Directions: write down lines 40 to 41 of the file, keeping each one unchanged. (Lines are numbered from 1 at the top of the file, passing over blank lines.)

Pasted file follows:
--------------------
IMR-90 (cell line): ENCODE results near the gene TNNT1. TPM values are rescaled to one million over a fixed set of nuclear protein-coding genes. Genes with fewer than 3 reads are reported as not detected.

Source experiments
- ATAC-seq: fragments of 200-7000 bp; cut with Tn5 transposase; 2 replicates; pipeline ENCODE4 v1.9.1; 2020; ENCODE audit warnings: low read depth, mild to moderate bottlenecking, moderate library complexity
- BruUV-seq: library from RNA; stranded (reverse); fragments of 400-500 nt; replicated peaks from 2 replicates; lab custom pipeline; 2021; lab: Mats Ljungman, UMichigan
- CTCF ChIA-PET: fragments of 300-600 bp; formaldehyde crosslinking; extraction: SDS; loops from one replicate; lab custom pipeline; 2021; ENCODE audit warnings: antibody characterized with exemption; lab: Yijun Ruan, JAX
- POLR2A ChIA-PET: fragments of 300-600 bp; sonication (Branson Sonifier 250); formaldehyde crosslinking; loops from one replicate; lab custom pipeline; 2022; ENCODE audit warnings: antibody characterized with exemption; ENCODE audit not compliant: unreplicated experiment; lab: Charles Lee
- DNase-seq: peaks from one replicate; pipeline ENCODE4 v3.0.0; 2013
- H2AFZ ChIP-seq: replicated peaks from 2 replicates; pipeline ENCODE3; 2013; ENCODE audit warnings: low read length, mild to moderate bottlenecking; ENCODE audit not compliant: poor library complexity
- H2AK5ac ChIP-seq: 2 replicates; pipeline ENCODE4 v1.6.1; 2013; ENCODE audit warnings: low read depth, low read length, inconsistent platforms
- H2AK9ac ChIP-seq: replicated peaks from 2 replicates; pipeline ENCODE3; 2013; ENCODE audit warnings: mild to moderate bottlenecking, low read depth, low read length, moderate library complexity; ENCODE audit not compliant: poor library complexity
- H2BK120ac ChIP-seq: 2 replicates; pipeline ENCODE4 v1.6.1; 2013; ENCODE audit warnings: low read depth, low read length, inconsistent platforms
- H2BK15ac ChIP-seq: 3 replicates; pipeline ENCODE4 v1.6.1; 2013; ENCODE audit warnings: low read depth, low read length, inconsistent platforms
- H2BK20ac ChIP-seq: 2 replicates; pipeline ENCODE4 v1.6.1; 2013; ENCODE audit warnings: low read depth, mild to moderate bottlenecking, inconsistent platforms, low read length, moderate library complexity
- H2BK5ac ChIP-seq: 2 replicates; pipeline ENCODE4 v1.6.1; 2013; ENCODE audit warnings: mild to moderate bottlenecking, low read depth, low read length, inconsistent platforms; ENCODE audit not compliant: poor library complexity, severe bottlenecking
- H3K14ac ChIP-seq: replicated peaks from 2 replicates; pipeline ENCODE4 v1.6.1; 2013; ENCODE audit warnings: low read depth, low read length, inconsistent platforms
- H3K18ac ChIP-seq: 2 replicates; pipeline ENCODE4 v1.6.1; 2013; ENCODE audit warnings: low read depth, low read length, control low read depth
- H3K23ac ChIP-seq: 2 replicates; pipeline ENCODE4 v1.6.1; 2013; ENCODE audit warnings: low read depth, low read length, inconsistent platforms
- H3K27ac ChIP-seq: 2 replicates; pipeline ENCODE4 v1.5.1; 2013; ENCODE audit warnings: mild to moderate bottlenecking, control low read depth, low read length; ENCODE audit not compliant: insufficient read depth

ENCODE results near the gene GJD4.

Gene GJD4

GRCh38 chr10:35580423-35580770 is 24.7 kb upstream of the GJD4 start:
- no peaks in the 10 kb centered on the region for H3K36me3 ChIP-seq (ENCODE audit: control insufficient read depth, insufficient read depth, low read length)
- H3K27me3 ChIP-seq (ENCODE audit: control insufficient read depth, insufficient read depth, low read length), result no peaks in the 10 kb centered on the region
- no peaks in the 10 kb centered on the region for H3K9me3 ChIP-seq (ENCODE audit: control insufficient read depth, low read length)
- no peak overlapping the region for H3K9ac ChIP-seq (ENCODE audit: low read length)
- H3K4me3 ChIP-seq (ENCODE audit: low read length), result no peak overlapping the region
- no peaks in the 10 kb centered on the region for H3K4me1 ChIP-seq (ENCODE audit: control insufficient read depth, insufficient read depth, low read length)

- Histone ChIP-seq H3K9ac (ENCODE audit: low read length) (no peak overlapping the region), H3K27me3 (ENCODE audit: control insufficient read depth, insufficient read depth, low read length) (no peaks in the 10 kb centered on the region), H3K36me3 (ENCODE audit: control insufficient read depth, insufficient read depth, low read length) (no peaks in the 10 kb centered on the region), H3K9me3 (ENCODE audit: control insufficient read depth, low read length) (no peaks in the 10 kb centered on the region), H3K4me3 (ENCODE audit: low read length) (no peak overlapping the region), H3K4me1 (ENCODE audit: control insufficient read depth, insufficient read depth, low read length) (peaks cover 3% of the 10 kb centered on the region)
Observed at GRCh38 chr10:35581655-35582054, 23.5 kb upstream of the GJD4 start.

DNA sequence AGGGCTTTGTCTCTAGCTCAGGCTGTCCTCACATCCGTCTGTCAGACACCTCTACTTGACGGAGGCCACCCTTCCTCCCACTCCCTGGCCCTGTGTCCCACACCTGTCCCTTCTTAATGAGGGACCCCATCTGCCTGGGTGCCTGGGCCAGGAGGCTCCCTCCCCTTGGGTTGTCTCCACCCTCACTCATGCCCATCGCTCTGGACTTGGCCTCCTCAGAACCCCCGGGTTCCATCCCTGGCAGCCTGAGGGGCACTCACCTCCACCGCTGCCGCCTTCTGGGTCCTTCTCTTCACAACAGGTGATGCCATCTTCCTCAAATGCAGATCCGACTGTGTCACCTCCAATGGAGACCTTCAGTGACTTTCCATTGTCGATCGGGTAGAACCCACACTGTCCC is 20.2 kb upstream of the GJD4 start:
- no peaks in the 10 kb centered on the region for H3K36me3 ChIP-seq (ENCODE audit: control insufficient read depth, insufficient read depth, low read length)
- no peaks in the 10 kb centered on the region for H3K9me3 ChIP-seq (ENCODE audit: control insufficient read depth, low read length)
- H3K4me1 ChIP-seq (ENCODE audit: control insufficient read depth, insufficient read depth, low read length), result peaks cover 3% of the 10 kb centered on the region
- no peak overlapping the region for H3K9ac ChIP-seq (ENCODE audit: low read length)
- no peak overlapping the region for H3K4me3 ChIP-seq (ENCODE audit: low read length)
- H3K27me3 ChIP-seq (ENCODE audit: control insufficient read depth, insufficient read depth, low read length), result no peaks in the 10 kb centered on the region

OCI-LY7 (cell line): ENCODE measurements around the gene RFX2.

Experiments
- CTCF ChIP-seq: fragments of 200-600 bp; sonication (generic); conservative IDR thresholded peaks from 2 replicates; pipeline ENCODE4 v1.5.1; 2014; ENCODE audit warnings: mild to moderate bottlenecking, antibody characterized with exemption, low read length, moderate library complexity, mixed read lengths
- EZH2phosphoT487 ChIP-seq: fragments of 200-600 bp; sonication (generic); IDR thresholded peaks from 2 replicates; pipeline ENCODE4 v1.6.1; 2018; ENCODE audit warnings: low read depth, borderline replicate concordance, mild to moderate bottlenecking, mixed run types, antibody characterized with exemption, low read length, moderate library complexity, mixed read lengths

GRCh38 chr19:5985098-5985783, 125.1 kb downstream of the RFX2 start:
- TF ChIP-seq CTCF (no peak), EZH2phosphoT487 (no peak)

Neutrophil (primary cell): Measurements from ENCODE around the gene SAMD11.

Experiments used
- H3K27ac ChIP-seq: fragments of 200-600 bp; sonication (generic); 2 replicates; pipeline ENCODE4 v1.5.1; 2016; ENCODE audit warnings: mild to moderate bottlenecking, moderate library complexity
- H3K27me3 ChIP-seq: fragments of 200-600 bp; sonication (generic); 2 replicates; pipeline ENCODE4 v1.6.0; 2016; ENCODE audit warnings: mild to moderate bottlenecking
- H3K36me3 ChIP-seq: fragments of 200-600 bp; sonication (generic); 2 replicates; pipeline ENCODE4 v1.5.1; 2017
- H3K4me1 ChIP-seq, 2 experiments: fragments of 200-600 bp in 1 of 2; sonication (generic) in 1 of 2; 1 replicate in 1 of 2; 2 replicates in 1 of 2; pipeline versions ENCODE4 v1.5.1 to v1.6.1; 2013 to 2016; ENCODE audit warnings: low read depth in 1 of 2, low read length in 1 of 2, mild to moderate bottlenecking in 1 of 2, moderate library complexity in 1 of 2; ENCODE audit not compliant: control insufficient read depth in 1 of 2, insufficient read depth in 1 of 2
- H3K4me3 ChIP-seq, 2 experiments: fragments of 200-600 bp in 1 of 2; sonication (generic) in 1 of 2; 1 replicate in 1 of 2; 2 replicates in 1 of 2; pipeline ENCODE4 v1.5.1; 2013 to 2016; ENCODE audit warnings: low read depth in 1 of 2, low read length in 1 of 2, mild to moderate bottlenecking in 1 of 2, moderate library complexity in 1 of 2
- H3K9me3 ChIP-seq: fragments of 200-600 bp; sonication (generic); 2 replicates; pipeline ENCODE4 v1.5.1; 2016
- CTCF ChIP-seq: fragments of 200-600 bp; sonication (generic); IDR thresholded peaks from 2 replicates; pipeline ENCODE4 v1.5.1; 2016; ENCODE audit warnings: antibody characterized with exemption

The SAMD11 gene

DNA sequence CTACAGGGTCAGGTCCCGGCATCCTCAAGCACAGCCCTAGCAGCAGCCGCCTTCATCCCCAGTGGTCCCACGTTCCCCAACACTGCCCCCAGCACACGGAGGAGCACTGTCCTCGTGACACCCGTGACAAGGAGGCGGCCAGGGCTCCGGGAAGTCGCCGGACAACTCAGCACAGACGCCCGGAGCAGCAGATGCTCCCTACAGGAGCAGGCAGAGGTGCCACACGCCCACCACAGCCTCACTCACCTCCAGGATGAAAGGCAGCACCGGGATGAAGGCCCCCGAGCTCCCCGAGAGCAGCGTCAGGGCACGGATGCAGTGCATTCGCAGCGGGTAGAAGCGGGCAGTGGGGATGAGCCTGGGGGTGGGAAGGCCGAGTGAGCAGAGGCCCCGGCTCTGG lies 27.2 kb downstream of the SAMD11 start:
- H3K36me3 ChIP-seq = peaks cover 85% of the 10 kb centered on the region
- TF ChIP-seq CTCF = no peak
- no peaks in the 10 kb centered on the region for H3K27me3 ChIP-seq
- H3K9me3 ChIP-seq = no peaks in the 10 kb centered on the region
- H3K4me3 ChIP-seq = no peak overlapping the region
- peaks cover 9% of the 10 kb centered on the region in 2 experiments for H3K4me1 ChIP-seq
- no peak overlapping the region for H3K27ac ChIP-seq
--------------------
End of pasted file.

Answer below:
- EZH2phosphoT487 ChIP-seq: fragments of 200-600 bp; sonication (generic); IDR thresholded peaks from 2 replicates; pipeline ENCODE4 v1.6.1; 2018; ENCODE audit warnings: low read depth, borderline replicate concordance, mild to moderate bottlenecking, mixed run types, antibody characterized with exemption, low read length, moderate library complexity, mixed read lengths

GRCh38 chr19:5985098-5985783, 125.1 kb downstream of the RFX2 start: